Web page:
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Demobilizing Difficult for Child Soldiers

Children who were forced into the Union of Congolese Patriots (UPC) militia often found it difficult to return to civilian life in their home communities, a witness told the court on Friday.

“You must understand that such children killed, plundered…and raped girls…and old women,” explained the witness, who worked in a demobilization center for child soldiers in the Ituri region of Democratic Republic of the Congo (DRC).

“That is why many communities did not want to receive the children back,” he said. Still, the center did all it could to reunite former child soldiers with their families.

Since a child typically stayed at the center for 90 days, the witness said, social workers would use that time to convince families to accept the children they had lost.

Often, he said, the center assisted the transition by providing incentives. “We could provide, for example, some goats, or we could provide agriculture items,” the witness explained.

The demobilization center also provided education, psychological care and literacy classes to the former soldiers.

Residents at the center were encouraged to draw diagrams of their villages and homes so social workers could locate their families, the witness said.  The drawings became the most useful tool the center had to find a child’s family, he said.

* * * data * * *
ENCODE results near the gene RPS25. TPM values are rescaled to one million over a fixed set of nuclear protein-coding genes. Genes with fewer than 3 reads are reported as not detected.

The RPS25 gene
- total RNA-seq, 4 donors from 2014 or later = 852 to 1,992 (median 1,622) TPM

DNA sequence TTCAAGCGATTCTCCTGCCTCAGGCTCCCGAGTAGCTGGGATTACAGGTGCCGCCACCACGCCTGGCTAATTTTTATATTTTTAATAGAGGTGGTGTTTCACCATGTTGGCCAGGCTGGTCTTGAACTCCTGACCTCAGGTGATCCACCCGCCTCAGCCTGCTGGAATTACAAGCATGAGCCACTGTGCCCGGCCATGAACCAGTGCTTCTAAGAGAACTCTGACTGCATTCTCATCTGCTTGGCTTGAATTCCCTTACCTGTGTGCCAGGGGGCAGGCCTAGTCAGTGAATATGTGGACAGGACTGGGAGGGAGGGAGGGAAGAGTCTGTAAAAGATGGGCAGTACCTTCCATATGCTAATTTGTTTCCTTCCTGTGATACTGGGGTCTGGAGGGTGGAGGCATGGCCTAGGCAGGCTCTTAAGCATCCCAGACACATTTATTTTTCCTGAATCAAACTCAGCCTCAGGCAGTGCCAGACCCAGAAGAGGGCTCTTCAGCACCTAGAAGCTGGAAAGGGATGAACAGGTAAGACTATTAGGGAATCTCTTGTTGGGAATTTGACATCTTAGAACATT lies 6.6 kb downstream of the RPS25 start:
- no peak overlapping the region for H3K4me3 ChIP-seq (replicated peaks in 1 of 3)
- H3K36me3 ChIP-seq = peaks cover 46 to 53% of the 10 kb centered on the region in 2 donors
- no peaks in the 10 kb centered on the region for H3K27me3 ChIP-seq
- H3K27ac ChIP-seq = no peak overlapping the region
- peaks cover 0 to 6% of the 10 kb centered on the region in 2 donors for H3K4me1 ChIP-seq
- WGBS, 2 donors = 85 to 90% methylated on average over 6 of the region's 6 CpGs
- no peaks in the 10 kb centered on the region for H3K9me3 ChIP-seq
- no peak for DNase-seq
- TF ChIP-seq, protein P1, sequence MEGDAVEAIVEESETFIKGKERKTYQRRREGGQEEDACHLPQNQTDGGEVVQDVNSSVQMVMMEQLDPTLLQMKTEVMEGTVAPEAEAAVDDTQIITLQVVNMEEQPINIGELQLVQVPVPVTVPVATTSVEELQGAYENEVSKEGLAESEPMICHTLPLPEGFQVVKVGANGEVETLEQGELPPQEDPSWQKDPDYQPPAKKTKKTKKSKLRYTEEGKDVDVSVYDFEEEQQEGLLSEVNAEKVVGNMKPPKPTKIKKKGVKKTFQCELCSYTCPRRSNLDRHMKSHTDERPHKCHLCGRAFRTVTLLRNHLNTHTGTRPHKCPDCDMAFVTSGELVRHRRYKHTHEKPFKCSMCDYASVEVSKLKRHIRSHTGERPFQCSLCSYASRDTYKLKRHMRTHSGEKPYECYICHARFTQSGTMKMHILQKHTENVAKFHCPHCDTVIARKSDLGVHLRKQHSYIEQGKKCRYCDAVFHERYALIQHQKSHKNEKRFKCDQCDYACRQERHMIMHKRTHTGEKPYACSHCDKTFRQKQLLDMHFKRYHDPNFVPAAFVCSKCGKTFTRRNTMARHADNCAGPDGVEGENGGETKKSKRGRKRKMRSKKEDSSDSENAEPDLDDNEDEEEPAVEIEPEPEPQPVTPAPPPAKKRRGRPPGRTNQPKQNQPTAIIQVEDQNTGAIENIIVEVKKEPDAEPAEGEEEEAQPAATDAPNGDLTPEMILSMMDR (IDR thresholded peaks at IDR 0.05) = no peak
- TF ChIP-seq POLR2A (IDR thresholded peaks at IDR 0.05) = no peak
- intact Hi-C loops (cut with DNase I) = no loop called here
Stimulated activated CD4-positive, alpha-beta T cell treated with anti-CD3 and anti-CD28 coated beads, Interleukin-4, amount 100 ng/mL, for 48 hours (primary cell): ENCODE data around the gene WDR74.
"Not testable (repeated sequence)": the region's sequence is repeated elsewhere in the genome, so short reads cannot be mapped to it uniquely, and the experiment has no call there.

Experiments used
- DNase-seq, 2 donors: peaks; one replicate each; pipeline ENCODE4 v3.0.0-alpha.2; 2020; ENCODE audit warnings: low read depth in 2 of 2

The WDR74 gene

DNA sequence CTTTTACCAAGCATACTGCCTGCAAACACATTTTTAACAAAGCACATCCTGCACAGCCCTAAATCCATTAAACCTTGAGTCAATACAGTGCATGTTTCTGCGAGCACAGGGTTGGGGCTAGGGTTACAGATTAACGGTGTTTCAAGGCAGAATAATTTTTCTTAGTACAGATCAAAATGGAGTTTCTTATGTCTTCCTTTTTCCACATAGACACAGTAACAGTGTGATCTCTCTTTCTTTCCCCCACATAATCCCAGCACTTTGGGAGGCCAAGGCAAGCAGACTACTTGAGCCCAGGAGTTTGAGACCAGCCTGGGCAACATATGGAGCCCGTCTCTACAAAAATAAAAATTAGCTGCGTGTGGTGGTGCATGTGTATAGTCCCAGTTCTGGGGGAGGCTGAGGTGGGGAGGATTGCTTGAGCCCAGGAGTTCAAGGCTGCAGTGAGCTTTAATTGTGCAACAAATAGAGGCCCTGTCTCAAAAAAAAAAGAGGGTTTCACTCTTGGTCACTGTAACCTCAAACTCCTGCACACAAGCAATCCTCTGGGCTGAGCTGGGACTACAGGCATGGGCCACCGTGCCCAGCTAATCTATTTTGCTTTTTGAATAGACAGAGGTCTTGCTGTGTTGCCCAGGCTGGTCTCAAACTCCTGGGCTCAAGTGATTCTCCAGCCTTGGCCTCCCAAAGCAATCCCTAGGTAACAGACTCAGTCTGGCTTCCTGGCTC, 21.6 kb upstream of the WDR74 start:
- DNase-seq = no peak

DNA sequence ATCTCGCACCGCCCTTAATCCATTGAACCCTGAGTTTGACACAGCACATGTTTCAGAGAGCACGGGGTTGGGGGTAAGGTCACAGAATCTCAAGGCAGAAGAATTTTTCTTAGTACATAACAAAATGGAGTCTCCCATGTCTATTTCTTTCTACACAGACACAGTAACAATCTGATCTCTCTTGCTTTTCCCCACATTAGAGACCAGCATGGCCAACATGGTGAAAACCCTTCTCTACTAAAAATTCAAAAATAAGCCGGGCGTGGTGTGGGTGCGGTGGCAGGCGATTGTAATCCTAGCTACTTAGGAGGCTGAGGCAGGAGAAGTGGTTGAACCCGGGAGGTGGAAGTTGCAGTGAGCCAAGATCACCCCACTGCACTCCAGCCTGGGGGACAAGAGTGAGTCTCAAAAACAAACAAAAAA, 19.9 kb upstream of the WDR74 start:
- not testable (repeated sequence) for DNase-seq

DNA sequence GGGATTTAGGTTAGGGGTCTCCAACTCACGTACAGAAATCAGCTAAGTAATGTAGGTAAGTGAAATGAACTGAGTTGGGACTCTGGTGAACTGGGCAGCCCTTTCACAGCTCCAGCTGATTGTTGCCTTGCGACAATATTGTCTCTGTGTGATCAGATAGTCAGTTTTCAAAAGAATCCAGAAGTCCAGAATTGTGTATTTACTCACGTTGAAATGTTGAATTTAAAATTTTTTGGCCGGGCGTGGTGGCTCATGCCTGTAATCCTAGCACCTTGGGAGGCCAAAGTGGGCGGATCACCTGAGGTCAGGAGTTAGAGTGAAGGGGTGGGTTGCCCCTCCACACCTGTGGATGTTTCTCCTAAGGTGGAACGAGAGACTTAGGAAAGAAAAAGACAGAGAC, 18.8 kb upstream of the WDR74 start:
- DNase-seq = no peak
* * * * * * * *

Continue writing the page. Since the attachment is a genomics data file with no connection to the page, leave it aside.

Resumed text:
Verifying the age of a former child soldier could be challenging, the witness said. If the child wasn’t registered anywhere, the UN Mission to the Congo (MONUC) would assist by cross-checking all the available information to produce an approximate age.

“Did physical appearance come into play?” asked prosecutor Nicole Samson.

“Physical appearance could be a factor, [but the child] may look 18, but not be 18 yet,” the witness responded.

If social workers could not determine a former soldier’s age, they would not take him or her at the center, he said.

The witness said that young girls had the most trouble demobilizing. “It was a lot more difficult for girls than boys,” he said.

“For boys, they have their [own] way of leaving [the UPC]. The girls were more closely monitored,” he said. “Some had been taken as [wives] of certain members of the military.”

The trial will resume on Tuesday, June 30.